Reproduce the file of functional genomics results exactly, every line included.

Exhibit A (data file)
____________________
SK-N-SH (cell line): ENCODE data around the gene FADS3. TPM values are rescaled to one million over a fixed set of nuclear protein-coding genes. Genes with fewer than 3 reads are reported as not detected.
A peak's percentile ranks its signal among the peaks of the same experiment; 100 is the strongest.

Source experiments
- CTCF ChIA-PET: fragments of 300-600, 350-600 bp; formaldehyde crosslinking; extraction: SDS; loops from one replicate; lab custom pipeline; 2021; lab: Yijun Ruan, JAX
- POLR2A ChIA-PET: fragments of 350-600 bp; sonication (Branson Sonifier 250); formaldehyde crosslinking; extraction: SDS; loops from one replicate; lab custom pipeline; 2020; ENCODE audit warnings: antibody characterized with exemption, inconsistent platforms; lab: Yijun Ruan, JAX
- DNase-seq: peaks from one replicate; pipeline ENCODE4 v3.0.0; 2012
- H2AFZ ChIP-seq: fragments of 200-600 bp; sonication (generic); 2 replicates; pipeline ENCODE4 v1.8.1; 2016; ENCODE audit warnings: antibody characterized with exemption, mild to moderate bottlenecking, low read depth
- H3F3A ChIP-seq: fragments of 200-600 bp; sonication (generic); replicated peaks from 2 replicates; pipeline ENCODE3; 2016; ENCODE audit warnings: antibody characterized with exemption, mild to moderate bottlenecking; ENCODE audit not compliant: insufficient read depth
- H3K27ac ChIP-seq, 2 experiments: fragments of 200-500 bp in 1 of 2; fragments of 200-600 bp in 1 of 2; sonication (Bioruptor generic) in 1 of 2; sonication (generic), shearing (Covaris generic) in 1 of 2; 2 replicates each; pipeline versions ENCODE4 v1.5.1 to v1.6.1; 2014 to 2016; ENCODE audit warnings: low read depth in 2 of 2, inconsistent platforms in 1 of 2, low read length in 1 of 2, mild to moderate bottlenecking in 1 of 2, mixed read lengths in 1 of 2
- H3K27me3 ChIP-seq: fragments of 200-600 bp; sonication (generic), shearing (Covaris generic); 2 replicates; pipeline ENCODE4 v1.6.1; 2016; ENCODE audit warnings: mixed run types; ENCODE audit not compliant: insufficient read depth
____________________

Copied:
SK-N-SH (cell line): ENCODE data around the gene FADS3. TPM values are rescaled to one million over a fixed set of nuclear protein-coding genes. Genes with fewer than 3 reads are reported as not detected.
A peak's percentile ranks its signal among the peaks of the same experiment; 100 is the strongest.

Source experiments
- CTCF ChIA-PET: fragments of 300-600, 350-600 bp; formaldehyde crosslinking; extraction: SDS; loops from one replicate; lab custom pipeline; 2021; lab: Yijun Ruan, JAX
- POLR2A ChIA-PET: fragments of 350-600 bp; sonication (Branson Sonifier 250); formaldehyde crosslinking; extraction: SDS; loops from one replicate; lab custom pipeline; 2020; ENCODE audit warnings: antibody characterized with exemption, inconsistent platforms; lab: Yijun Ruan, JAX
- DNase-seq: peaks from one replicate; pipeline ENCODE4 v3.0.0; 2012
- H2AFZ ChIP-seq: fragments of 200-600 bp; sonication (generic); 2 replicates; pipeline ENCODE4 v1.8.1; 2016; ENCODE audit warnings: antibody characterized with exemption, mild to moderate bottlenecking, low read depth
- H3F3A ChIP-seq: fragments of 200-600 bp; sonication (generic); replicated peaks from 2 replicates; pipeline ENCODE3; 2016; ENCODE audit warnings: antibody characterized with exemption, mild to moderate bottlenecking; ENCODE audit not compliant: insufficient read depth
- H3K27ac ChIP-seq, 2 experiments: fragments of 200-500 bp in 1 of 2; fragments of 200-600 bp in 1 of 2; sonication (Bioruptor generic) in 1 of 2; sonication (generic), shearing (Covaris generic) in 1 of 2; 2 replicates each; pipeline versions ENCODE4 v1.5.1 to v1.6.1; 2014 to 2016; ENCODE audit warnings: low read depth in 2 of 2, inconsistent platforms in 1 of 2, low read length in 1 of 2, mild to moderate bottlenecking in 1 of 2, mixed read lengths in 1 of 2
- H3K27me3 ChIP-seq: fragments of 200-600 bp; sonication (generic), shearing (Covaris generic); 2 replicates; pipeline ENCODE4 v1.6.1; 2016; ENCODE audit warnings: mixed run types; ENCODE audit not compliant: insufficient read depth